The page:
Neighbour proposing to site boiler flue within my boundary

snb

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The wall between the 2 windows is where she is proposing to site the flue (bold white chalk mark), ie on a party wall...
The outside wall of the house does not separate your property from hers. So it is not a "party wall" as defined by the Party Wall Act 1996.

See Party Wall Act explanatory booklet para 3, page 6.

The fact that you may or may not be building an extension is not really relevant. If the patio is your property, she is not allowed to discharge the products of combustion directly over your property. The flue has to be a minimum of 300mm from your boundary, i.e to the right of your patio fence. But she is then caught by the rules about distances from openings (300mm) and drainpipes (150mm).

There is nothing to stop her drilling a hole through the wall. The obvious solution is to use a plume management kit to raise the discharge point. Provided, of course, that the terminal does not infringe the regulations regarding distance from the windows upstairs!

See Approved Document J Pages 49 and 50.


The party wall act does cover this. It also includes boundary walls of which this is one.

I deal with the use of this act regulary. It is used more often for this than it is for the party wall.
 
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The outside wall of the house does not separate your property from hers. So it is not a "party wall" as defined by the Party Wall Act 1996.

See Party Wall Act explanatory booklet para 3, page 6.

The fact that you may or may not be building an extension is not really relevant. If the patio is your property, she is not allowed to discharge the products of combustion directly over your property.

The outside wall of her house DOES apparently seperate her property from yours ( your patio ). Therefore some provisions of the Party Wall Act DO apply!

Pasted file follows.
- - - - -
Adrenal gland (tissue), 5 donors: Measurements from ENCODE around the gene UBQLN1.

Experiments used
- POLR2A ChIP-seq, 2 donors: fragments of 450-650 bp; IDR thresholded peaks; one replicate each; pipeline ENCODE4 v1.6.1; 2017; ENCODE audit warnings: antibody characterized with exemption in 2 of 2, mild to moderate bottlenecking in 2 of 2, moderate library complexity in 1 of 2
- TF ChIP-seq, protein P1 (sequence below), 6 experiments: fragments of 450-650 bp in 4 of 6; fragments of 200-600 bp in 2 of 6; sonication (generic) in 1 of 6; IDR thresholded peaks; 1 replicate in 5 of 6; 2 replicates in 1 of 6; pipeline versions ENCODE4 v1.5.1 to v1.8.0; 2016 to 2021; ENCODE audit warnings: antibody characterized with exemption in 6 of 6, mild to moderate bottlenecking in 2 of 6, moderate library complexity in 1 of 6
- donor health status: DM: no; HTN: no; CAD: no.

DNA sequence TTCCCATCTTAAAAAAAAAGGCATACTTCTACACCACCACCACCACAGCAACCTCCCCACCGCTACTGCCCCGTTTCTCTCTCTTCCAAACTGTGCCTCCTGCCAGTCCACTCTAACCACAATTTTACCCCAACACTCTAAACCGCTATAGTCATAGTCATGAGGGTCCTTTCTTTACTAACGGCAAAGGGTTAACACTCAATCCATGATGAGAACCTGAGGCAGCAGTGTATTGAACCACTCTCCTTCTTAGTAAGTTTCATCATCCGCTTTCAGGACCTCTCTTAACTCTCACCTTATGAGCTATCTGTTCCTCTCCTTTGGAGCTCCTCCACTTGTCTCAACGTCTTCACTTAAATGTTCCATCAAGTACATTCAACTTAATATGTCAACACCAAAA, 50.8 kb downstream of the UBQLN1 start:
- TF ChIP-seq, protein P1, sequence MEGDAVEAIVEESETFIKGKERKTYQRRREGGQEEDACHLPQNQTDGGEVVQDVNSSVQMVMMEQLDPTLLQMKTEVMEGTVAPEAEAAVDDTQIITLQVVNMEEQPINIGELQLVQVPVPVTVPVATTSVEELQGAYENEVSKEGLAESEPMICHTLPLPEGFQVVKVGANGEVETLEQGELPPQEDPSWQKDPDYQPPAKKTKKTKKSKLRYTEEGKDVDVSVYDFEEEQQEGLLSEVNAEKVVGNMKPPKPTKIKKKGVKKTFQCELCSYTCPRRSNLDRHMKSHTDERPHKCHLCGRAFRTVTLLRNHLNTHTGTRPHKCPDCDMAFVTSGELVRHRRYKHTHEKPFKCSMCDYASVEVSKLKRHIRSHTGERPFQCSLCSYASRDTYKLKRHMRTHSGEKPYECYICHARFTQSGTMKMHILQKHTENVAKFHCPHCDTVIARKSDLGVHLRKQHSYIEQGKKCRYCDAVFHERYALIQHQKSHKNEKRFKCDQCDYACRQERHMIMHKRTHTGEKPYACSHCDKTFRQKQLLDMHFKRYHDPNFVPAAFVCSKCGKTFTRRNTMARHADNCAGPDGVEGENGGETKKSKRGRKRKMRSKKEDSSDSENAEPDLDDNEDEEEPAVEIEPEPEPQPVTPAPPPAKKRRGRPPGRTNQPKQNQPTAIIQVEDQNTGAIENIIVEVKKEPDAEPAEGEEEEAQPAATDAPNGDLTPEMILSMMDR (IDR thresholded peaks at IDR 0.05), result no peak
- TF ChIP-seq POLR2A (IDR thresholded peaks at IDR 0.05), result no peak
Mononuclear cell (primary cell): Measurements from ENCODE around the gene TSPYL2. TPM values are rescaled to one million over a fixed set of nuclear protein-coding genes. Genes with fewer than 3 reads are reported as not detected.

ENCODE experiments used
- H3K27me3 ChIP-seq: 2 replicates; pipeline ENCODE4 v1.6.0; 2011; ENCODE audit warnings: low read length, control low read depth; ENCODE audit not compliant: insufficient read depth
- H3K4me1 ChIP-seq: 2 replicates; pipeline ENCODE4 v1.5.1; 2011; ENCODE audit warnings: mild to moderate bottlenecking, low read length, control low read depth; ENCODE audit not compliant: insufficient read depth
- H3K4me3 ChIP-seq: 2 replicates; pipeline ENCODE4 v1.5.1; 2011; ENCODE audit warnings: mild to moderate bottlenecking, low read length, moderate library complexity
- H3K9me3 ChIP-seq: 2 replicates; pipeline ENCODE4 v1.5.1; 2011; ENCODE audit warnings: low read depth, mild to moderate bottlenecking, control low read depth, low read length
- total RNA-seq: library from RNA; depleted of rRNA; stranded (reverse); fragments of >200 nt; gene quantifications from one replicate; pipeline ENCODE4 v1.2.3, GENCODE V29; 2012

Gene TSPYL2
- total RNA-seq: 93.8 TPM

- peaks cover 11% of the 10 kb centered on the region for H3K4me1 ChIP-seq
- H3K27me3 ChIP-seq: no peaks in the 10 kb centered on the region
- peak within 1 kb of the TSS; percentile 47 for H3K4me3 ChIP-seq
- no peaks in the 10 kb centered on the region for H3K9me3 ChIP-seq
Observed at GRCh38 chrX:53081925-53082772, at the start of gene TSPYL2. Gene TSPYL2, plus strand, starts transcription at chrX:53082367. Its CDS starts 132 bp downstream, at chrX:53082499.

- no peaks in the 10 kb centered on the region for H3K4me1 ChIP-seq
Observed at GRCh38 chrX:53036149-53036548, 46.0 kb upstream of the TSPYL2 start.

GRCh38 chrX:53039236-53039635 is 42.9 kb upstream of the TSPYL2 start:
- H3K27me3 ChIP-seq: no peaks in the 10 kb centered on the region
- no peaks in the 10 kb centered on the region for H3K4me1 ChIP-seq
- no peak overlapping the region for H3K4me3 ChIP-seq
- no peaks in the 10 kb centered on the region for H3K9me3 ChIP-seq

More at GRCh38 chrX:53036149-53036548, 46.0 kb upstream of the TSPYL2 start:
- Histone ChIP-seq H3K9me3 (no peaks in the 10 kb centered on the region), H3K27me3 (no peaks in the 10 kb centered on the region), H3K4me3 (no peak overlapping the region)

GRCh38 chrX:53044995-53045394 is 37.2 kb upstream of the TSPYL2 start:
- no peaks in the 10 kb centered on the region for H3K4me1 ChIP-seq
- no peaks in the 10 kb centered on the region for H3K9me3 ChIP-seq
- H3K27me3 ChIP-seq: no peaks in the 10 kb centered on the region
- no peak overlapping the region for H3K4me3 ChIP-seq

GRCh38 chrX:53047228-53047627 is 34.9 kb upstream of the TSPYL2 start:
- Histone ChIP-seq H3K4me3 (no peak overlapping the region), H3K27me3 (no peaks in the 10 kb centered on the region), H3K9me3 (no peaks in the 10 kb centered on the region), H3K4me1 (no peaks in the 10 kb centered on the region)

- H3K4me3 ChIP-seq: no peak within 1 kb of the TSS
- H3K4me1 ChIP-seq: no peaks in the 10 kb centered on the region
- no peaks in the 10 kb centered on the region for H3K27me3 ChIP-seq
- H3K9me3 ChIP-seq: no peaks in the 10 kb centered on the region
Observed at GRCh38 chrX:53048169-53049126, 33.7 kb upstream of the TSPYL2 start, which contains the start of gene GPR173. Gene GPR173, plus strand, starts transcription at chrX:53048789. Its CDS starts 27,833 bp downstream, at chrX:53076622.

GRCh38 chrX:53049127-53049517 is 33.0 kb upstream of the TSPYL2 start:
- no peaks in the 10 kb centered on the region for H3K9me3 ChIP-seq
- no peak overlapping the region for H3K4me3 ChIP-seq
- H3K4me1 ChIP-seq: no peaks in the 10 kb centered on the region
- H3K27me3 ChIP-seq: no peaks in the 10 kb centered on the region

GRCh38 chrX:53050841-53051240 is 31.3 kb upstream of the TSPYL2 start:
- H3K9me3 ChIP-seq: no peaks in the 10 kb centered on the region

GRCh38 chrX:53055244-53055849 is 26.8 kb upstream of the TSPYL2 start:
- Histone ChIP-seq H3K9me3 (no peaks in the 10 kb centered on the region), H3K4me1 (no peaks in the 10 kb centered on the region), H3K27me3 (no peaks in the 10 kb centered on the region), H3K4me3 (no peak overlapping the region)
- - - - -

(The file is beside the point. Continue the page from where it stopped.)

Particularly, even if you have no control over "works" to her wall, the ACT does allow her access over your land to do those works on her wall. BUT she still needs to give you a minimum of 14 days notice ( quoting that its under the Party Wall Act ).

Regardless, the neighbour ( who sounds a real cow ) has no right to discharge products of combustion over your patio.

In protection of your rights, generally, the law entitles you to take reasonable force to eject anyone from your property who has no right to be there ( trespassing ). Similarily to prevent anyone installing anything which trespasses on or over your property such as a flue projecting over your property.

I dont see that you have any right to interfere with the INSTALLATION of something that does not involve trespass. In that case the trespass will only occur when it starts to discharge over your property at which point you can complain to the local EHO or seek a court injunction.

Tony
 
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You could probably get a Court injunction stopping the install anyway.

Environmental health may be worth talking to as well.
 

KTL

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Neighbour has now been informed by Prop Management of the potential breach of building regulations and enforcement if no mutual agreement is arrived at about repositioning the flue the correct distance away from my boundary

I just hope she now sees sense.
 
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Generally a condensing boiler flue must discharge at least 2.5m away from your property boundary.

If its within that distance the EHO and the Building Regulations Inspector will consider that it may constitute a Statutory Nuisence!

Also under the Gas Regulations all flues have to be positioned so that they do not constitute a danger to anyone.

Tony
 
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The party wall act does cover this. It also includes boundary walls of which this is one.
I can see where you are coming from. The part of the wall where she proposes to put the flue wall acts as the boundary between her kitchen and the OP's patio.
 

KTL

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Hi